5 Tips to Know Before Trying Bodyboarding

Bodyboarding is a fun and beginner-friendly sport that offers hours of sea-based thrills. Whether you’re a seasoned sea veteran, a lover of the ocean or a complete beginner, riding a few waves on a bodyboard is a guaranteed recipe for happiness. So, if you’re feeling ready to go face the waves, check out our top tips for bodyboarding, to ensure you feel safe and look like a pro out there.

Work on your swimming technique

To have the best success at bodyboarding, you’ll want to be a good swimmer. We aren’t talking about needing to be the grandson of Mark Spitz, Michael Phelps’s cousin or Laure Manaudou, but if you find breaststroke difficult then it’ll most likely end up holding you back when you try to get into waves. If your board ever ends up escaping you, then you’ll want to know before going out that you’ll feel at ease either swimming to retrieve it or finding your way back to shore.

So, sign up at your local pool and start practicing, or book in a few lessons to fine tune your swimming technique. This way you can enter the water with your bodyboard in complete confidence and style!

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Understand the forecast

When you start bodyboarding, the equation is the same as surfing, kitesurfing or windsurfing. Timing + knowledge = security. Learning about weather forecasts and weather conditions is essential for any session, just as weather is checked to see if it’s going to rain this weekend, if your local break announces a swell worthy of Nazaré, then you’ll know that you have to wait a day more! Riding in manageable conditions will bring you even more happiness. Starting your bodyboarding practice with a friend or instructor is also advisable.

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Have the right equipment

In terms of bodyboarding, as is the case with running shoes, nothing beats personalisation! A great, useful tip to choosing the right size for you is that when the bodyboard is placed on the ground it should reach to about the height of your belly button.

The board isn’t the only thing that matters. Depending on the water temperatures, it is  advisable to wear a good quality neoprene wetsuit or a Lycra rash vest to avoid any irritations, while at the same time adding a bit of buoyancy and sun protection.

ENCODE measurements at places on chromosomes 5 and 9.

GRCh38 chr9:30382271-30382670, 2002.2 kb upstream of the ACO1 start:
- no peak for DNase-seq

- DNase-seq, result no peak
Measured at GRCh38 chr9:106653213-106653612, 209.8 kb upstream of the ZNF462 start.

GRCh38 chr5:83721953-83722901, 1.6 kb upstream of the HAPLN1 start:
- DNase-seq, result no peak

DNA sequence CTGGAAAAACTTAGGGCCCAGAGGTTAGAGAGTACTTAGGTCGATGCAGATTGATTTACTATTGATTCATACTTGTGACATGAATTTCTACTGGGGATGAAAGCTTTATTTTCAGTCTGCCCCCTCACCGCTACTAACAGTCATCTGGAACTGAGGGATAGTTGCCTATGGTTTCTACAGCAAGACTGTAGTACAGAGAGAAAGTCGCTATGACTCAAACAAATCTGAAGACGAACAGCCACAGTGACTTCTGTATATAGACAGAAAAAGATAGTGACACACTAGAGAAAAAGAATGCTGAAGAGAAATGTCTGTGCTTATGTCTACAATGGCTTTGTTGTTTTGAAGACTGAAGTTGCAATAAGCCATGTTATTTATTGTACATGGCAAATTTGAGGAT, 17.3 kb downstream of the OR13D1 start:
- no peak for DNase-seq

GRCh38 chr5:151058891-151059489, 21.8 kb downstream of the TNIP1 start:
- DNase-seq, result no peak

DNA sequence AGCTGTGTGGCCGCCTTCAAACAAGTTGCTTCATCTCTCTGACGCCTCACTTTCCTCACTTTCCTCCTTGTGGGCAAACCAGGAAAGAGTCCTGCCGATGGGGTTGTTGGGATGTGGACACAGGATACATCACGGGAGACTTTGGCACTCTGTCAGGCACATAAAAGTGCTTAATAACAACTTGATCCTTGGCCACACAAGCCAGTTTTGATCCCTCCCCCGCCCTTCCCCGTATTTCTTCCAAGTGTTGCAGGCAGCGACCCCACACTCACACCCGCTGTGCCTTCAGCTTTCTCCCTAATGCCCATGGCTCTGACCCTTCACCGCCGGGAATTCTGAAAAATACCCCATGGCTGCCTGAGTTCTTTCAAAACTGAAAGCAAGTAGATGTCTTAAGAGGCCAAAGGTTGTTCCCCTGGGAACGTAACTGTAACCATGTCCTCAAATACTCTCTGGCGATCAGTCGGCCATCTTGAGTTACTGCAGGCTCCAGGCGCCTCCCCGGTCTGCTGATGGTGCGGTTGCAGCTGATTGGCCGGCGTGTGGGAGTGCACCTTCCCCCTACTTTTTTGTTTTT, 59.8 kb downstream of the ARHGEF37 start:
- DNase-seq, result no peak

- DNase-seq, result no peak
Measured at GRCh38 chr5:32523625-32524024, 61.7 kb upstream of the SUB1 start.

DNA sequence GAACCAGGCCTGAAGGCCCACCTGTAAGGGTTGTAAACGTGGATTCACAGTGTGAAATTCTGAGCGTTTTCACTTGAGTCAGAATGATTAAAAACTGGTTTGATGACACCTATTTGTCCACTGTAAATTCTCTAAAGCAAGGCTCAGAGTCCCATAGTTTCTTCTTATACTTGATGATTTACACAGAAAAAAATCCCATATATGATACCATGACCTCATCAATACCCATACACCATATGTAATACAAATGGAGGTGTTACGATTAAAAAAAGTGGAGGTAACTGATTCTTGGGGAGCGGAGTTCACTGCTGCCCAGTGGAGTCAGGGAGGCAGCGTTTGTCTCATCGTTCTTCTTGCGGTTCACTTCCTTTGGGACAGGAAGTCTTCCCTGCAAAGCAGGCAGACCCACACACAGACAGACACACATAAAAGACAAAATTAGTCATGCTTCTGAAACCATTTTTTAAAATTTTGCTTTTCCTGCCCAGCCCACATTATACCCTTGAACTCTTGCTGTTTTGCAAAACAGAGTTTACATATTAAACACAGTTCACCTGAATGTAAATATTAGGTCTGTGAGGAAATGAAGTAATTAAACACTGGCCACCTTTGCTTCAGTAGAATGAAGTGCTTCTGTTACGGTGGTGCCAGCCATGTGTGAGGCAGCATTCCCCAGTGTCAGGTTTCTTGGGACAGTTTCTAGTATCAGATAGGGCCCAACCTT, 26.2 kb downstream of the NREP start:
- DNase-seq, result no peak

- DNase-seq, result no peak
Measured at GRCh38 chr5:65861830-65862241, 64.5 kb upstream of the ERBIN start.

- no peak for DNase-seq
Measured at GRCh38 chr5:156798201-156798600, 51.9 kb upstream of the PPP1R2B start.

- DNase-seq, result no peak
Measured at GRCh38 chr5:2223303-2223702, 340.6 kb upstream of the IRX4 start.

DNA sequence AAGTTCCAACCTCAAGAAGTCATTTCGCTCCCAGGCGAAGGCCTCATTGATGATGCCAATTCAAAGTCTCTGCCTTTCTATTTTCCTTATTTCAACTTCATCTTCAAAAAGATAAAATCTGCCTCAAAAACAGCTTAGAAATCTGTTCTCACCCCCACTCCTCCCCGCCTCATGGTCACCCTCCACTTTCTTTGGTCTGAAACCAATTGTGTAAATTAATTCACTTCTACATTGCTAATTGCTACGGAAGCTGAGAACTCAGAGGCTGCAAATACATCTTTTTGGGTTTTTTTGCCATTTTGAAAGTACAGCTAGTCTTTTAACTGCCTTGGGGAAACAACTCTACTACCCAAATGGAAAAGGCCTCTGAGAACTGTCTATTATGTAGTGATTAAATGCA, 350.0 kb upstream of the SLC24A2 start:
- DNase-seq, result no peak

To finish off on the equipment front, you’ll need a leash, which attaches to your bicep, to stop the bodyboard being washed away. You’ll also need a pair of fins and fin socks to avoid any discomfort.

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Warm-up before you go

Make sure you’re prepared and warmed up before jumping into the waves.  Once you get in the sea, you should always expect the unexpected, in an ever-changing playground you’ll want to make sure that your body is ready for anything. To do this, simply practice how to get into the right position: lie on the bodyboard with your hands on the front of the board and position the back of the board under your lower stomach. From here, you can then practice paddling, and try to kick your legs underwater for better acceleration into the oncoming waves.

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Find the right wave

As a beginner, choose safety over trying to out-perform those around you. Some great beginner bodyboarding advice is to try and resist being tempted by waves that are too big or too fast, and get accustomed to “rideable” waves first that run straight to the beach. When you’re ready to go back in towards shore, simply beat your feet in that direction while paddling hard and try to position yourself so you can cruise in on the front of a wave and let the power of it carry you in with minimum effort and maximum joy!

Check out all our bodyboarding activities.

Have a read of our 12 Things to Know Before Your First Surfing Lesson article.

Interested in getting out on the waves, but not on a bodyboard? Check out all our surfing activities.

Top photo credit: Matt Blakers